The Telegraph
Wednesday , February 5 , 2014
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Chief protester turns butt of protest
Four days too late, CM!

Arvind Kejriwal at Jantar Mantar to pay homage to Nido Tania on Tuesday. Picture by Rajesh Kumar

New Delhi, Feb. 4: Delhi chief minister Arvind Kejriwal today got a taste of his own medicine from Northeasterners protesting the attack on a student who died in the capital.

Having maintained silence on the suspected racist roots of the attack on Nido Tania, Kejriwal ran into several questions no sooner than he arrived at Jantar Mantar this afternoon.

“Mr Kejriwal, you have come four days late,” said an angry Binalakshmi Nepram, an activist, as Kejriwal and Delhi education minister Manish Sisodia stepped on stage.

Nepram asked the students who had gathered at the site: “Do you wish that he was here on the first day?”

“Yes, yes,” chorused the students whose strength surpassed yesterday’s gathering for Rahul Gandhi.

It was an unfamiliar stage for Kejriwal who has been using crowd power to his advantage to torment the Congress as well as the BJP on a host of issues.

Sensing the combative mood of protesters, Kejriwal apologised for the delay. “I have come four days late and I apologise for that,” said Kejriwal, adding that he remained a common man before announcing measures like inclusion of Northeastern topics in textbooks of the Delhi government.

The protesters told the chief minister that if an attack recurred, he should be with the students on the first day if he wanted them to feel they are also Indians.

Nepram used the opportunity to convey to him that the Armed Forces (Special Powers) Act was also a racist legislation that treated young people from the Northeast as terrorists.

The students warned that theirs was not a one-day “road show” and all of them would march to Parliament on Thursday to demand justice.

Kejriwal was asked to list three steps he would take in view of the attack on Tania. The chief minister said a magisterial inquiry would be ordered into the incident, the history of the Northeast would be included in Delhi school textbooks and pressure would be mounted for setting up a committee. The last step was already taken by the Union home ministry today.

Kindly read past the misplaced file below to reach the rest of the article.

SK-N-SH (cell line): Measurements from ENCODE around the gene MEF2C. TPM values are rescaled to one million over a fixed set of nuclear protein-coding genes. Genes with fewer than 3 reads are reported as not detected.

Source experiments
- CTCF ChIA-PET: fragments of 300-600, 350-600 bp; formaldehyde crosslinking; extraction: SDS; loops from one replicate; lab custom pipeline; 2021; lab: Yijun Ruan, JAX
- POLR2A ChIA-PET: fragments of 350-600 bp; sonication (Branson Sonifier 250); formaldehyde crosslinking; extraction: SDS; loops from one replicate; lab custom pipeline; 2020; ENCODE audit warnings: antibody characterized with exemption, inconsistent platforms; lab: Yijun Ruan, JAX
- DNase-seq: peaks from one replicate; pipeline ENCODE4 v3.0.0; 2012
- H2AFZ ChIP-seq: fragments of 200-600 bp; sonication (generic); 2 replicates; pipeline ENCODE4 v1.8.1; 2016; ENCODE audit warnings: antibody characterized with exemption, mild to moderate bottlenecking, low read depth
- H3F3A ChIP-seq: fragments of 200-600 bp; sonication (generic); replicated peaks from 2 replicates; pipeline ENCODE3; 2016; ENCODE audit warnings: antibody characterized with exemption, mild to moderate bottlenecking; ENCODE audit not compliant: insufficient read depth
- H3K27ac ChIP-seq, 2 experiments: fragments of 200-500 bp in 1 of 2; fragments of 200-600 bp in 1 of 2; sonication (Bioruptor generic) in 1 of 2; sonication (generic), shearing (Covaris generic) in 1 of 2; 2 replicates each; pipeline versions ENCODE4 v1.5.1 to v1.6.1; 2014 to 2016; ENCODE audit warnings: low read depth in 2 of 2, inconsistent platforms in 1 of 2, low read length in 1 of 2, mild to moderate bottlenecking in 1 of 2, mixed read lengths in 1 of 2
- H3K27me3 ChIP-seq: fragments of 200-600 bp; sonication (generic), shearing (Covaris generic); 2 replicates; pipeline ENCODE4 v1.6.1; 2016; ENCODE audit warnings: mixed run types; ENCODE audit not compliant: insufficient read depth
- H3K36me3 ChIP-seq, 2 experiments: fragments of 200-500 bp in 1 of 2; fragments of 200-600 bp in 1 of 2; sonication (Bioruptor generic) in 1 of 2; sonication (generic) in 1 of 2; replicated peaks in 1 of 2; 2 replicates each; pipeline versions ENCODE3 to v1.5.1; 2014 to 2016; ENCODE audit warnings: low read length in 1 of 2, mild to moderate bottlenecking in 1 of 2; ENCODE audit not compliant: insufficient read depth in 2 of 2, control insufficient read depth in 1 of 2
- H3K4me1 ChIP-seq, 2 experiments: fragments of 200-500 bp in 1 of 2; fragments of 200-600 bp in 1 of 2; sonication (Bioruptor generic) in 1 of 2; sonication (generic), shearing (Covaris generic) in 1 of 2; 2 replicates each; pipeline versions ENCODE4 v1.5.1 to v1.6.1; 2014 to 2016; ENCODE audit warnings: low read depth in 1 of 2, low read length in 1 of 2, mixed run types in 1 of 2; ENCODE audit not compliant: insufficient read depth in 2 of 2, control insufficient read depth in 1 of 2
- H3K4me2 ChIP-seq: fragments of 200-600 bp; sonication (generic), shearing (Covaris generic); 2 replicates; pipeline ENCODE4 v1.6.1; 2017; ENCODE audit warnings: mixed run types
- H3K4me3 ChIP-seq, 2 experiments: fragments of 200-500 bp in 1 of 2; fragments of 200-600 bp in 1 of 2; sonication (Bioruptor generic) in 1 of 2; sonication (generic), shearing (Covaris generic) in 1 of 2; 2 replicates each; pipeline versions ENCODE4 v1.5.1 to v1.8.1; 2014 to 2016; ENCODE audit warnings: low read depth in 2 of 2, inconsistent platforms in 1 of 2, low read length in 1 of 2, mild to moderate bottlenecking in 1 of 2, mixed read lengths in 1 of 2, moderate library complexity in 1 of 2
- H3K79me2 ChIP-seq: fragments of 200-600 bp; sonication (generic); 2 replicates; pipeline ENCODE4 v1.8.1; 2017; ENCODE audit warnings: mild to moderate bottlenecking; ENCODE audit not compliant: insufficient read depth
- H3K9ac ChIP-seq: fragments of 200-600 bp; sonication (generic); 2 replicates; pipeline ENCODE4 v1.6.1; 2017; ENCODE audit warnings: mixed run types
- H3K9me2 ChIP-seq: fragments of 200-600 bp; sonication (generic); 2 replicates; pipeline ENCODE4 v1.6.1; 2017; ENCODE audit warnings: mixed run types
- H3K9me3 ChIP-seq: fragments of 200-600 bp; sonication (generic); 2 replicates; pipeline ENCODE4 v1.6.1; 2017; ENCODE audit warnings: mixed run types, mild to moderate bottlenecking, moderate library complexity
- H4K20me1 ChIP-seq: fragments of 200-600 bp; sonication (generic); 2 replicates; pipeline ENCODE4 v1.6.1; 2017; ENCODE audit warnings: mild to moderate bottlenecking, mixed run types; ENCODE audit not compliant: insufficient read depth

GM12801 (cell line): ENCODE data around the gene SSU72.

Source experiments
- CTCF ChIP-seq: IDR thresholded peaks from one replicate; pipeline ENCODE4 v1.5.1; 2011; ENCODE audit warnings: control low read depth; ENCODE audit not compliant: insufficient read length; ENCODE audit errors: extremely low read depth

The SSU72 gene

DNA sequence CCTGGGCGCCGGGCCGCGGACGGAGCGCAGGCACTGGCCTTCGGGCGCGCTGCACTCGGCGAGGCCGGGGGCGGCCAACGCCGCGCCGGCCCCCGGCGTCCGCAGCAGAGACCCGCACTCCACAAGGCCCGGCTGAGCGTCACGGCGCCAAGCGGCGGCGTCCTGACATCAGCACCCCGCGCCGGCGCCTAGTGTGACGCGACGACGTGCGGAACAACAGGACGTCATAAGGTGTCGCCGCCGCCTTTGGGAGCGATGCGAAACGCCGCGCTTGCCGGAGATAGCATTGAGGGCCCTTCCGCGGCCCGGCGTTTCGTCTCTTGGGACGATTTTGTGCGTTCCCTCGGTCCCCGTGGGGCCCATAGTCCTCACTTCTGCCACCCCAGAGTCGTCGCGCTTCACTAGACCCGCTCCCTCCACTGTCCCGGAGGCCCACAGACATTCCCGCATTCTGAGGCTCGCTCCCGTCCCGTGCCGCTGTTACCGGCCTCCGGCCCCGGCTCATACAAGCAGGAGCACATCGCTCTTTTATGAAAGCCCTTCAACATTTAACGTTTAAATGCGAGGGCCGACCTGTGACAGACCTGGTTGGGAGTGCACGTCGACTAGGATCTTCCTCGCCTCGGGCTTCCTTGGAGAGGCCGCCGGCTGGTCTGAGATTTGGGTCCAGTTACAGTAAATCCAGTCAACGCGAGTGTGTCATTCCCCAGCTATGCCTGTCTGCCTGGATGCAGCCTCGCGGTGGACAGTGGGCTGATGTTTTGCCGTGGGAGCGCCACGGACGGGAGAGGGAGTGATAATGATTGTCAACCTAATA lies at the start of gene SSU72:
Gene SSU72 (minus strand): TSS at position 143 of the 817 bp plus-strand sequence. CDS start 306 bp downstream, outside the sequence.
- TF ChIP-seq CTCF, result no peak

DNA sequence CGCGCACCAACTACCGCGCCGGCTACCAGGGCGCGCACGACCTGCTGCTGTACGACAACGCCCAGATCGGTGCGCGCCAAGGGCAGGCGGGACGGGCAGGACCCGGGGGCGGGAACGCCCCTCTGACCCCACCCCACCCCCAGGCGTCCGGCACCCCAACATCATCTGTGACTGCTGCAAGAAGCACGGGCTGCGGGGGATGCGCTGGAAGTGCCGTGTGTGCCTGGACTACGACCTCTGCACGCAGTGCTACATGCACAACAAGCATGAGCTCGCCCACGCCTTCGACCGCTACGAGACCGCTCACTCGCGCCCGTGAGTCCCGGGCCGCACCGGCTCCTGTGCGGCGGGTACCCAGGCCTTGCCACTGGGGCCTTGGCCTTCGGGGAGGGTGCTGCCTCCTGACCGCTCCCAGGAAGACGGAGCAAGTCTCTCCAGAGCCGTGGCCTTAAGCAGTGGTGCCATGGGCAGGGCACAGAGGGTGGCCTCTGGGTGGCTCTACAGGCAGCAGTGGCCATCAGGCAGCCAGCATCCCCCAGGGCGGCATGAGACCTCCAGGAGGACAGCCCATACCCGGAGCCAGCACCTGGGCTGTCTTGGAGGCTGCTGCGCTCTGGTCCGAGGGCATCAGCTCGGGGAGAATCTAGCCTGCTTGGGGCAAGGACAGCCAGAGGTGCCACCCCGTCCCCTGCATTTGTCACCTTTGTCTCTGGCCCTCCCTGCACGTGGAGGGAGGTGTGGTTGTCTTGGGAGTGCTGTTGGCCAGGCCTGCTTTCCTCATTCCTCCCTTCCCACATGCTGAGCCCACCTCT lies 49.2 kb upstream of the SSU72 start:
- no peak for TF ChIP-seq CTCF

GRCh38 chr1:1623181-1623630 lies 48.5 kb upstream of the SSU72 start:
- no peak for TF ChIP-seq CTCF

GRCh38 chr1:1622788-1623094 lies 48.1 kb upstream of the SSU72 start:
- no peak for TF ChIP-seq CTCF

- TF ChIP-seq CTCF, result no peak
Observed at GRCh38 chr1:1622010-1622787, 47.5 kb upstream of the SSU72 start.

The Aam Aadmi Party (AAP) leader finally connected with the protesters on a common adversary: Delhi police. The Delhi government recommended a magisterial inquiry because the police were “one of the accused parties” and could not have carried out an impartial probe, he said.

“I am unhappy that the FIR was lodged after two days…. Delhi police have become completely corrupt,” said Kejriwal, drawing some admiring response from the protesters.

The AAP has been virtually on a warpath against Delhi police and Kejriwal had protested outside Parliament days ahead of the Republic Day demanding the suspension of some officers.

Some protesters smelt politics soon after Kejriwal left, the cameras in tow. Student leader Duyu Tabio, from Arunachal Pradesh, shouted after Kejriwal that theirs was not a platform either for Rahul Gandhi or Arvind Kejriwal.

An animated Tabio said that when Kejriwal came, the media followed and when Rahul reached last evening, “some sycophants and chamchas were here”.

“We don’t want any politicians here. They make political capital out of it. So anyone comes here, just boo them for I cannot guarantee you that your face will not be the next one on this poster,” Tabio told the students.

Former Arunachal Pradesh governor and retired general J.J. Singh also spoke to the gathering today. Singh will meet Union home minister Sushil Kumar Shinde tomorrow.

Unlike Rahul and Kejriwal, BJP leader Narendra Modi will not go to Jantar Mantar: a delegation of students will call on the Gujarat chief minister at Gujarat Bhavan in the capital on Wednesday evening.